Items manufactured before Feb. 10 will be included in a federal ban on phthalates in toys and child-care products that goes into effect on that date, a U.S. District Court in New York has ruled.
The ruling, issued Feb. 5 by Judge Paul Gardephe, said the law banning phthalates and lead ``provides unequivocally and unambiguously that no covered products may be sold as of Feb. 10, 2009.''
``Unless another section of the statute can be read as crafting an express exception for existing inventory, the [Consumer Product Safety Commission] may not interpret the phthalate prohibitions as containing such an exception.''
The CPSC which delayed most of the law's testing rules for a year, in a decision Jan. 30 said it would not appeal the ruling. However, six Republican Senators are trying to reverse the court decision.
Sen. Jim DeMint, R-S.C., introduced an amendment Feb. 5 to the economic stimulus bill designed to delay the phthalates law from going into effect for six months, clarify component testing requirements and exempt resellers. The proposed amendment has the support of the National Association of Manufacturers, the Chamber of Commerce and several groups representing small businesses.
Phthalates are used to soften chemicals and are commonly found in bath toys, teethers and bibs. The six phthalates in question have been banned in the European Union for nearly 10 years, as well as in Argentina, Japan, Israel and Mexico.
The controversy prompted the chairmen and subcommittee chairmen of the Senate and House committees responsible for oversight of CPSC to send a letter Feb. 3 to President Barack Obama, requesting that he ask CPSC's acting chairman, Nancy Nord, to step down.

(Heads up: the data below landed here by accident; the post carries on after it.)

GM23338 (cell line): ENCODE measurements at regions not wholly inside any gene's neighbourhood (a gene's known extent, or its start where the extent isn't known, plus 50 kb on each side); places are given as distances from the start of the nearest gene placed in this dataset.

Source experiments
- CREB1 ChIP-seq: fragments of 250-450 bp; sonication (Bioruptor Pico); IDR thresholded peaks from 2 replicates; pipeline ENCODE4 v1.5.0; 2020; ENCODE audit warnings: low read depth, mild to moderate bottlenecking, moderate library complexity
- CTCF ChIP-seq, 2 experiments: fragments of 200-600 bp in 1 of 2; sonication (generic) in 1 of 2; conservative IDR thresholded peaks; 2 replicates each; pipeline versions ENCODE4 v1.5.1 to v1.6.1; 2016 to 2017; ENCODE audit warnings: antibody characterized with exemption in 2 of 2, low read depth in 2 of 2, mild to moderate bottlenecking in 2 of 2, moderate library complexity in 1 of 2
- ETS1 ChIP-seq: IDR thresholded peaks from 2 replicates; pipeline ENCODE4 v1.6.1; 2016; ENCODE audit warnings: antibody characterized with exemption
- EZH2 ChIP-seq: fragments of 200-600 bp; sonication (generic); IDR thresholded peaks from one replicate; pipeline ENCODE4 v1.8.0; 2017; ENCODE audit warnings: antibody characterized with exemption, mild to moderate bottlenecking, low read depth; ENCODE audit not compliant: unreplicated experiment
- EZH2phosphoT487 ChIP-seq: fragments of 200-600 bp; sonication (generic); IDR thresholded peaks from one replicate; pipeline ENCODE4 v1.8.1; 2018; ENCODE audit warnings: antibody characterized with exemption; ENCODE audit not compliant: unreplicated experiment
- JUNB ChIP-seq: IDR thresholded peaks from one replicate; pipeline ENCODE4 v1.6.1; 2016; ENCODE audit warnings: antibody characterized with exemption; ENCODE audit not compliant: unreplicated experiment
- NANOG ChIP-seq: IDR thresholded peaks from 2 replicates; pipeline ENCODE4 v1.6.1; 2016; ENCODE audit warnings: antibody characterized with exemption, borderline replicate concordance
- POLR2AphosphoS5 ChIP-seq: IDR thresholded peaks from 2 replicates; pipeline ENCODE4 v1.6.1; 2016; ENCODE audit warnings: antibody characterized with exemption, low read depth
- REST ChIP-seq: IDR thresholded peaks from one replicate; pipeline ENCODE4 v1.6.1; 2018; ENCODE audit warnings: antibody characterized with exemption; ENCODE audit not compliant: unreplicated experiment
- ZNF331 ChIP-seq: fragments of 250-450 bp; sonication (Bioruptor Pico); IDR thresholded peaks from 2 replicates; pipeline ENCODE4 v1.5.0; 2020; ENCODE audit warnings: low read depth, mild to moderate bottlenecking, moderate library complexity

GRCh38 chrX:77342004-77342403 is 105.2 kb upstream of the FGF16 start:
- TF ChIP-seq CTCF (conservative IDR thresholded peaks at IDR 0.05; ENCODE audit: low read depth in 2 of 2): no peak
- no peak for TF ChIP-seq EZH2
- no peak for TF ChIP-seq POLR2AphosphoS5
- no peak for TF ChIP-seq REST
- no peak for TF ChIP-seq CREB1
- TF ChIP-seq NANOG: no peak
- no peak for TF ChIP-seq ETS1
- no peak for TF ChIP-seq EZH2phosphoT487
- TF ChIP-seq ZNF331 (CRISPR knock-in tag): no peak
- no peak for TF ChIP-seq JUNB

CPSC had ruled Nov. 17 acting on an appeal from the Washington-based law firm Arent Fox LLC that the phthalates ban did not apply to products made before the effective date of the ban. That interpretation triggered a lawsuit by environmental groups Natural Resources Defense Council and Public Citizen.
``The court understands that Congress spoke plainly and simply that these six [phthalates] will be banned from children's toys and child-care products'' starting Feb. 10, said Brian Wolfman, director of the Public Citizen Litigation Group, in a statement.
The overturned CPSC ruling would have ``undermined the intent of the congressional ban by allowing banned toys to sit on the same shelves,'' Sarah Janssen, a medical doctor and a scientist in the San Francisco office of NRDC, said in a telephone interview.
``A trip to the toy store shouldn't require a guessing game on which toys contain harmful chemicals and which toys are safe,'' Janssen added in a prepared statement. ``Now shoppers will have peace of mind when they open their wallets.''
Without the ruling, ``a consumer going to the store to buy a teething ring or any other children's product would have no idea if it contains phthalates or not,'' NRDC senior lawyer Aaron Colangelo said in a statement.
The Consumer Product Safety Improvement Act, signed into law in August, permanently bans the sale of toys intended for children 12 or younger, or child-care articles for children 3 and under, when the toys contain more than 0.1 percent of any of three types of phthalates: di(2-ethylhexyl) phthalate, dibutyl phthalate and butyl benzyl phthalate.
The law also places a temporary ban on any toy or child-care article that contains more than 0.1 percent of three other phthalates diisononyl phthalate (DINP), diisodecyl phthalate and di-n-octyl phthalate until a scientific advisory panel review is completed. At that time the temporary ban could be made permanent or lifted. DINP is the phthalate most commonly used as a plasticizer for toys.
Under the law, CPSC has three years to review and keep or lift the temporary ban.